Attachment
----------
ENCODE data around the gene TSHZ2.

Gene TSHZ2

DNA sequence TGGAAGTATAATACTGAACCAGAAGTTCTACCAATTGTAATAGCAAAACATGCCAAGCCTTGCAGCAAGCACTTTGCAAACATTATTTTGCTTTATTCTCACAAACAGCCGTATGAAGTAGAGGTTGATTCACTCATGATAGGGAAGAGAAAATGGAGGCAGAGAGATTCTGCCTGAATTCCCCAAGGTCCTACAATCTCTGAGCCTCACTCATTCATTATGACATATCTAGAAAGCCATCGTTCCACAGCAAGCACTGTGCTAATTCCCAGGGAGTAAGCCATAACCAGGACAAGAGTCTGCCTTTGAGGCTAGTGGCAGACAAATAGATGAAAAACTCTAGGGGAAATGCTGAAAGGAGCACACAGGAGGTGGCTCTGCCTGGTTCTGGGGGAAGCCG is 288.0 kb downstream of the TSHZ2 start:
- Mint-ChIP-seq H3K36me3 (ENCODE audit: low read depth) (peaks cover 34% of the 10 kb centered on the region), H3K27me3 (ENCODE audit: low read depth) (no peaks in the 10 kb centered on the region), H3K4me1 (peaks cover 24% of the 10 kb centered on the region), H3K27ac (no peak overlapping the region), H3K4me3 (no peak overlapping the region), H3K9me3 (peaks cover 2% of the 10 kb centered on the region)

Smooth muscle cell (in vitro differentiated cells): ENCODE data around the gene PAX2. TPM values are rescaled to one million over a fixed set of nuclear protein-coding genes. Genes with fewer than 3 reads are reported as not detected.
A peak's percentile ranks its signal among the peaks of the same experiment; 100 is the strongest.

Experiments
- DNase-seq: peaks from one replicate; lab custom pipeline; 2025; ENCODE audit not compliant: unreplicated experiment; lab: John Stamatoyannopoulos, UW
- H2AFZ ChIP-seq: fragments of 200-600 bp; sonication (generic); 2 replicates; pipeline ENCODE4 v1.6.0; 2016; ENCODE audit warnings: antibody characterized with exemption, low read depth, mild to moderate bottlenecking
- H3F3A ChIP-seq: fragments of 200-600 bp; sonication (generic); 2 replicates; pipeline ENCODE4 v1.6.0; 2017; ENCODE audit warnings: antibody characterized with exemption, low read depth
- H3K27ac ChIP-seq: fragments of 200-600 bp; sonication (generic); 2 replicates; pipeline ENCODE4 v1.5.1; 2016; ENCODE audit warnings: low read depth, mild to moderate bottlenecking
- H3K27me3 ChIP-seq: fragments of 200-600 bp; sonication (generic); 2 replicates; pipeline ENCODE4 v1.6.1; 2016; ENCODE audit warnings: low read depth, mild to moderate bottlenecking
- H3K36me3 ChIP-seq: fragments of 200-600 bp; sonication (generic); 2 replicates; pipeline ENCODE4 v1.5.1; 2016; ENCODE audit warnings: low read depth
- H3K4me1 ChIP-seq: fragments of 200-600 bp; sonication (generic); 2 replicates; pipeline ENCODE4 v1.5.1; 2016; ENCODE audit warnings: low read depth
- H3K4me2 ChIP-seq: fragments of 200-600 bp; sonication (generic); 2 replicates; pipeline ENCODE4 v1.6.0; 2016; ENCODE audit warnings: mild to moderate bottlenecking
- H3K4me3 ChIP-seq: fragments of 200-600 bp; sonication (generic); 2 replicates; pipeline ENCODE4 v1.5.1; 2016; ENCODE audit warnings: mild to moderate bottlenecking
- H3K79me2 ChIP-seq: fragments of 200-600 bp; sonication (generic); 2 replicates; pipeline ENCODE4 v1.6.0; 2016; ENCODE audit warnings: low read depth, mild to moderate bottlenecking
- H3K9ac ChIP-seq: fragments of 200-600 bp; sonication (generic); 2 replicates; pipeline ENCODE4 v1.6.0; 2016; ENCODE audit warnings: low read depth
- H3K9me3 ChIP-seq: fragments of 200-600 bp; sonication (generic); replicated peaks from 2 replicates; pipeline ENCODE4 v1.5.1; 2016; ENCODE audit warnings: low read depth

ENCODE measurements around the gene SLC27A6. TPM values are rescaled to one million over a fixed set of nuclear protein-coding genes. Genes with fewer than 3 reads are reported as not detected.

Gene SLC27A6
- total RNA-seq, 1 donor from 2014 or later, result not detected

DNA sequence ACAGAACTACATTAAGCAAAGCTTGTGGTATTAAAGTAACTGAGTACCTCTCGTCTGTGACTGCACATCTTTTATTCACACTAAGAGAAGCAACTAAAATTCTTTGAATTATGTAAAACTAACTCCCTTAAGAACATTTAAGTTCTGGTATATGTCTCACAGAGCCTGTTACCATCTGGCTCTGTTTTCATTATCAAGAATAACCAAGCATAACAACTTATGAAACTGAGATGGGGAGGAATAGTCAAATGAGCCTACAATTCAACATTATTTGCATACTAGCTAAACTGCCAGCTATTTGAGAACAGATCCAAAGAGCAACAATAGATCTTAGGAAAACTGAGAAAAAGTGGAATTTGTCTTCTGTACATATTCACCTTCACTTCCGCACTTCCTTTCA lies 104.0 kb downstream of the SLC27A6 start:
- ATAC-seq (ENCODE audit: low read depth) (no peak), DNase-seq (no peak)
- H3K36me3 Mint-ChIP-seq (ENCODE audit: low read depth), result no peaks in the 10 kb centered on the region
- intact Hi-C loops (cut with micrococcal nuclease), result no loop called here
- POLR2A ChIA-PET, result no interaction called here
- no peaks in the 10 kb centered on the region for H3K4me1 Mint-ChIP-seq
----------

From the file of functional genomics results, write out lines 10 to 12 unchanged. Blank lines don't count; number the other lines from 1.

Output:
- H3F3A ChIP-seq: fragments of 200-600 bp; sonication (generic); 2 replicates; pipeline ENCODE4 v1.6.0; 2017; ENCODE audit warnings: antibody characterized with exemption, low read depth
- H3K27ac ChIP-seq: fragments of 200-600 bp; sonication (generic); 2 replicates; pipeline ENCODE4 v1.5.1; 2016; ENCODE audit warnings: low read depth, mild to moderate bottlenecking
- H3K27me3 ChIP-seq: fragments of 200-600 bp; sonication (generic); 2 replicates; pipeline ENCODE4 v1.6.1; 2016; ENCODE audit warnings: low read depth, mild to moderate bottlenecking